THIS concept is one that is misunderstood and not enough efforts are made for patients to understand. People are walking around with total disregard for the virus after having contracted it once, (saying, “oh dengue, me dun ketch dat!”) oblivious to the fact that they can get it again if bitten by the right mosquito. It is important for persons to know that mosquitos do not fly long distances and generally stay within a particular radius. Migration of persons makes it particularly hard to confine and isolate the disease. Sometimes persons have mild symptoms and do not know they are infected and travel. Others are aware that they are sick and still travel. What happens is that a healthy mosquito (one that does not have the virus) bites an infected person and becomes part of the infectious cycle even after the person leaves. A female aedes aegypti mosquito has a lifespan of 2 weeks to a month depending on the environment. Within that lifetime she can lay up to 5 batches of eggs – each batch contains 1-200 eggs. So the life is short but imagine that from one mosquito you can have over 500 eggs! IF the conditions of our environment are not conducive for growth, the cycle would end there. What does this mean? It means that if we don’t have anywhere for the mosquito to lay her eggs or if we get rid of the fresh water around our yard we wouldn’t have more mosquitos and when her time comes to die the cycle ends.

Take time out, walk around your yard, and clean up or overturn containers that hold water. Replace animal reservoirs regularly. Use fish coil in the house to ward off mosquitos and be sure to re-apply repellent every 4 hours. Close windows and doors early and be sure to use or carry repellent with you even if you are only going out for a little bit. All it takes is one bite from an infected mosquito to make you sick. IF you are infected, please make the effort to sleep under a net, still use repellent and take precautionary measures. The purpose of this is so that you do not infect more mosquitos and place others at risk. Understand that dengue is a disease that lowers your platelets. Platelets are important for the formation of scabs and stopping bleeding. Having a low level of platelets can make it easier to bleed. If you find that you are febrile, it is imperative that you avoid your usual ibuprofen and aspirin as these may cause the blood to thin more and increase your risk of bleeding. Several people are recommending Papaya leaf as treatment for Dengue. The entire fruit is useful, as it has antioxidants and improves the body’s immunity. Papaya also naturally increases blood platelets and as such makes the symptoms of dengue less and more tolerant for the patient.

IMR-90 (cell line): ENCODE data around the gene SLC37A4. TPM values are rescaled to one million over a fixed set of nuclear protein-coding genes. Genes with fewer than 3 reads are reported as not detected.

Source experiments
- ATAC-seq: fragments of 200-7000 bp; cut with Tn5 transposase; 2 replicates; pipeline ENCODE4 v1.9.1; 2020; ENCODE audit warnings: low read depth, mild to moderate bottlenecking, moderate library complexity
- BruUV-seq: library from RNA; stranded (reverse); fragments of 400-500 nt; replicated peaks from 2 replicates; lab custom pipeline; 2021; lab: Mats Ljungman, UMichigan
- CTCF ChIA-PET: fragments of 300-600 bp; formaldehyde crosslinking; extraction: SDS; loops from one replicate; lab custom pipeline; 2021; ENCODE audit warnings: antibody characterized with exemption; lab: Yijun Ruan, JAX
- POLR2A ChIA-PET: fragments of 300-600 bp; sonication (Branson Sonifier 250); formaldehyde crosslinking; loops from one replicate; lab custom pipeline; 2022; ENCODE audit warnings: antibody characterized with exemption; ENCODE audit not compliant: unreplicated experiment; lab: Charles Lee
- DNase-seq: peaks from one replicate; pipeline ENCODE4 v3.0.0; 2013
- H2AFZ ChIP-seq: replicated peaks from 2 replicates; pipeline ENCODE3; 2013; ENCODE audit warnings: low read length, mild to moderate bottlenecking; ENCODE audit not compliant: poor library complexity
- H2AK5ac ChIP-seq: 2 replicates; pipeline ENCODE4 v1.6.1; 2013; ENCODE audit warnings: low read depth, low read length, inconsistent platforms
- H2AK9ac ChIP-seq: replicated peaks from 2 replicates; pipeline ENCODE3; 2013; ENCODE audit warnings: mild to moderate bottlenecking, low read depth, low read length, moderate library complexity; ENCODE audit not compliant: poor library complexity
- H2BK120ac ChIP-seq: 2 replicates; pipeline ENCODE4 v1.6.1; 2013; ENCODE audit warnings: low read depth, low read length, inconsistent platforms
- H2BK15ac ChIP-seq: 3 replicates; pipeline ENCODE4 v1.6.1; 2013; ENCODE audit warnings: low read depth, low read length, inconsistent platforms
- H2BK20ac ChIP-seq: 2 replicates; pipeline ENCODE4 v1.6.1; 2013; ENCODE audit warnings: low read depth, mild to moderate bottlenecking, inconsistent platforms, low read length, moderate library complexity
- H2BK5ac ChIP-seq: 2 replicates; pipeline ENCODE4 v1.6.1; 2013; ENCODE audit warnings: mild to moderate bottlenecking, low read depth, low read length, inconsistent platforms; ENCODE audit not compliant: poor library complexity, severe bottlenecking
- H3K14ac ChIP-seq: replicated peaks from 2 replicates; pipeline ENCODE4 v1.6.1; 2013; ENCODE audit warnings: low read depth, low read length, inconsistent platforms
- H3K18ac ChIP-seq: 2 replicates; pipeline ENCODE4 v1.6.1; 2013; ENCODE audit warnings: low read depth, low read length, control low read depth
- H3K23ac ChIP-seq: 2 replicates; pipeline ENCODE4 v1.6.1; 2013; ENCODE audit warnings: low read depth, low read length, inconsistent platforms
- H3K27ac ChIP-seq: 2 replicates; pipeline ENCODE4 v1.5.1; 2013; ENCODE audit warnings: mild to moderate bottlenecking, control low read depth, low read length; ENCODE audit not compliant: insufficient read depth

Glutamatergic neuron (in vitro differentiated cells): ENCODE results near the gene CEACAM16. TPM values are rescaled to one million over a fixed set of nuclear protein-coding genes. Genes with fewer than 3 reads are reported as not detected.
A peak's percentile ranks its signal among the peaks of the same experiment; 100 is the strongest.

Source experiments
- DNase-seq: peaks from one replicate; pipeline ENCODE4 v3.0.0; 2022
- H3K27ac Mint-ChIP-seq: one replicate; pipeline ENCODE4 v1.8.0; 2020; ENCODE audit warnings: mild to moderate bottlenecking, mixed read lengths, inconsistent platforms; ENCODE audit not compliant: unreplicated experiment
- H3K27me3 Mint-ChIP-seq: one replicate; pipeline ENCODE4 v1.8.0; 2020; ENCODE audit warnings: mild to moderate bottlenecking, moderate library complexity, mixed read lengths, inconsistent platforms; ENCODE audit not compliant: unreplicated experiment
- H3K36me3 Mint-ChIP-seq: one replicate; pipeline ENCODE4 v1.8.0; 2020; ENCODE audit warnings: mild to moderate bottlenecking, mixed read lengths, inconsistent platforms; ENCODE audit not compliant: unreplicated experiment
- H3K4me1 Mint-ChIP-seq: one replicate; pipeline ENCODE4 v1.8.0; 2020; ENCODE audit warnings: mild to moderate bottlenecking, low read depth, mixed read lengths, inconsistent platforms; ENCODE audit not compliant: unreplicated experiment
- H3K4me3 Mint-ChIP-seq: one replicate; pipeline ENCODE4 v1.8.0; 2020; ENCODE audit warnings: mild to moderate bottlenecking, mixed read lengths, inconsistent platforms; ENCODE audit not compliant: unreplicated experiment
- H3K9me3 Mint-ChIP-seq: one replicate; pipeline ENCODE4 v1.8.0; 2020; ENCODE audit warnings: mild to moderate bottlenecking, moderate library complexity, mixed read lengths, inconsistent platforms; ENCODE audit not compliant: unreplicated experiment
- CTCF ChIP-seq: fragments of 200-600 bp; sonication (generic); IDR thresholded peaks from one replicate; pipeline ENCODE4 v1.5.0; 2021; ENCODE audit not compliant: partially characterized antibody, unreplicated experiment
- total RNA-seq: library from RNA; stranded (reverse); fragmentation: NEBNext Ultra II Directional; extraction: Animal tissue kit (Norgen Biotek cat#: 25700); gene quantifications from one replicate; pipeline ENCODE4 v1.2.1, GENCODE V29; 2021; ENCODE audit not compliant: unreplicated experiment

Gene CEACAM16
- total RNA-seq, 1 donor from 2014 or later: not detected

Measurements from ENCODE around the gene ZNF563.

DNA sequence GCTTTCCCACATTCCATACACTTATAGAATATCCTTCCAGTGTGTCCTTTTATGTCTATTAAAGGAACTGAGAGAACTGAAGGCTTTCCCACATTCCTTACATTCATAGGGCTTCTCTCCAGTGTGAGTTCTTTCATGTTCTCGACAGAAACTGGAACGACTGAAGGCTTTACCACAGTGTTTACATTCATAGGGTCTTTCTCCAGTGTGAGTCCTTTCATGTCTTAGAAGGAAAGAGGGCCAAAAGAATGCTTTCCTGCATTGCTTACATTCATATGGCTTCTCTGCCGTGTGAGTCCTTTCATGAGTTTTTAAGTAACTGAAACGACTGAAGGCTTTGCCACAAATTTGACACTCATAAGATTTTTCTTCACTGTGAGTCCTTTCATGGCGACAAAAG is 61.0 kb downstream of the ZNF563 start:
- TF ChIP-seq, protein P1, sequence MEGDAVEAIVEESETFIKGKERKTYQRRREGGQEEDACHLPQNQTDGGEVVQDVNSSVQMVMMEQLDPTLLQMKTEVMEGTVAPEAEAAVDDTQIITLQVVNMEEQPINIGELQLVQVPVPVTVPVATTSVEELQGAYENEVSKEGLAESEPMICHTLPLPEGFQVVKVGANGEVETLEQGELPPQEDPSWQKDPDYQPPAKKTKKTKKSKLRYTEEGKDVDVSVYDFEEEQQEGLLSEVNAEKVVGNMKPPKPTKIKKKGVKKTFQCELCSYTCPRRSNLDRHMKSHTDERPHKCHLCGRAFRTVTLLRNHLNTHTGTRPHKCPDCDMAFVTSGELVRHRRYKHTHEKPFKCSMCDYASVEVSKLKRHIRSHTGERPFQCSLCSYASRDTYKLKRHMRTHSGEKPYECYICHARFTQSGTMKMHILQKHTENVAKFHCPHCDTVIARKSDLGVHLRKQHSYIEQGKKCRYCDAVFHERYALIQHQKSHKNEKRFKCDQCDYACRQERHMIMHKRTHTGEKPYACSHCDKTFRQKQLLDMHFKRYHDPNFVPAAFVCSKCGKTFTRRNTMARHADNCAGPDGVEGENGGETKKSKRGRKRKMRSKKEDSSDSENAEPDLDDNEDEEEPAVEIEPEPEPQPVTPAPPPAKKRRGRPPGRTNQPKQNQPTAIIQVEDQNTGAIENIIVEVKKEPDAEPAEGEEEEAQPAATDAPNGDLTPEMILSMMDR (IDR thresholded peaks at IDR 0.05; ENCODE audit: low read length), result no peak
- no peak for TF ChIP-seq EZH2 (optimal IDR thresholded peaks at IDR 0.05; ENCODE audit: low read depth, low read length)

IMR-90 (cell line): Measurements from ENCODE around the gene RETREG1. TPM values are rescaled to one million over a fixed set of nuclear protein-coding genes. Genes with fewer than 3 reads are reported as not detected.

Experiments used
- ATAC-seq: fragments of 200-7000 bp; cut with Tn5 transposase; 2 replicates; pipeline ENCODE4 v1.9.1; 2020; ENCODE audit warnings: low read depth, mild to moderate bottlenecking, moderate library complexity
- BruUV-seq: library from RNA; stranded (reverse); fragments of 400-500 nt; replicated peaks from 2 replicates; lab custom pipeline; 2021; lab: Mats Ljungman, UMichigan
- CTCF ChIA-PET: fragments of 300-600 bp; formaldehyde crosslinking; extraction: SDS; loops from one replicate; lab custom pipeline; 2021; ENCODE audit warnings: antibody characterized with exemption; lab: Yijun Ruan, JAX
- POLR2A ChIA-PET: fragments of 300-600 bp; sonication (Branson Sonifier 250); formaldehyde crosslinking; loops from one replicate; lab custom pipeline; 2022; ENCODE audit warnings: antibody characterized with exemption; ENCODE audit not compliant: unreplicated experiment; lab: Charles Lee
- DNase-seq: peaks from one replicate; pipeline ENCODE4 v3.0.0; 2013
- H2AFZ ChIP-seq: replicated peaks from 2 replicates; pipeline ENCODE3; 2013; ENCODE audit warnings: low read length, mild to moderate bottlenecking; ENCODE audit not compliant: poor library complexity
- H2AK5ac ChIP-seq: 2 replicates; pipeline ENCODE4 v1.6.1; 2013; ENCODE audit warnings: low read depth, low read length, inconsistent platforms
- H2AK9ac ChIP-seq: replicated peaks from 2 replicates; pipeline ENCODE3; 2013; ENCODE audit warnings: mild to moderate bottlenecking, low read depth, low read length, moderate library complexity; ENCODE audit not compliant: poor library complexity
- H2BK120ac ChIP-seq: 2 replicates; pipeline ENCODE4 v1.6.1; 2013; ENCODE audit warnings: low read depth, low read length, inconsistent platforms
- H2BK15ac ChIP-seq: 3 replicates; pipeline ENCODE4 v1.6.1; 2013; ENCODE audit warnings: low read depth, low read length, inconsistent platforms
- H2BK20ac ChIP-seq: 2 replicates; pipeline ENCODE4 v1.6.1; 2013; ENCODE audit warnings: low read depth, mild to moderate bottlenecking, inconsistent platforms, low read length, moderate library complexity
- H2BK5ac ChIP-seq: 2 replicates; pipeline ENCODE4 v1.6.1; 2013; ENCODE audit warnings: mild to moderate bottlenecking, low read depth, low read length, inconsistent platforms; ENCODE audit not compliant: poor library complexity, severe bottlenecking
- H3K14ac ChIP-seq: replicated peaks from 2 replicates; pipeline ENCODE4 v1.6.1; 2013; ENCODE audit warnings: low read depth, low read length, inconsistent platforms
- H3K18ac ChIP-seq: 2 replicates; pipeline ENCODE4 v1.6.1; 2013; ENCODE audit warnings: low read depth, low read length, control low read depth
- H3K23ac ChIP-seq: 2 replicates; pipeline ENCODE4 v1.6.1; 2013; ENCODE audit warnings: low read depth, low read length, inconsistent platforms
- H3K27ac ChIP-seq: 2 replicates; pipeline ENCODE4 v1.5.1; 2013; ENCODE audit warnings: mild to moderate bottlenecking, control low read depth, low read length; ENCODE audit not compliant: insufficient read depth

Do your part in delivering Belize from DENGUE. Stay hydrated, stay protected and keep your yards clean! More importantly, if you or someone you know suspect dengue, go to your nearest health center and get tested. Do not wait until it is too late to be saved. Fight the bite!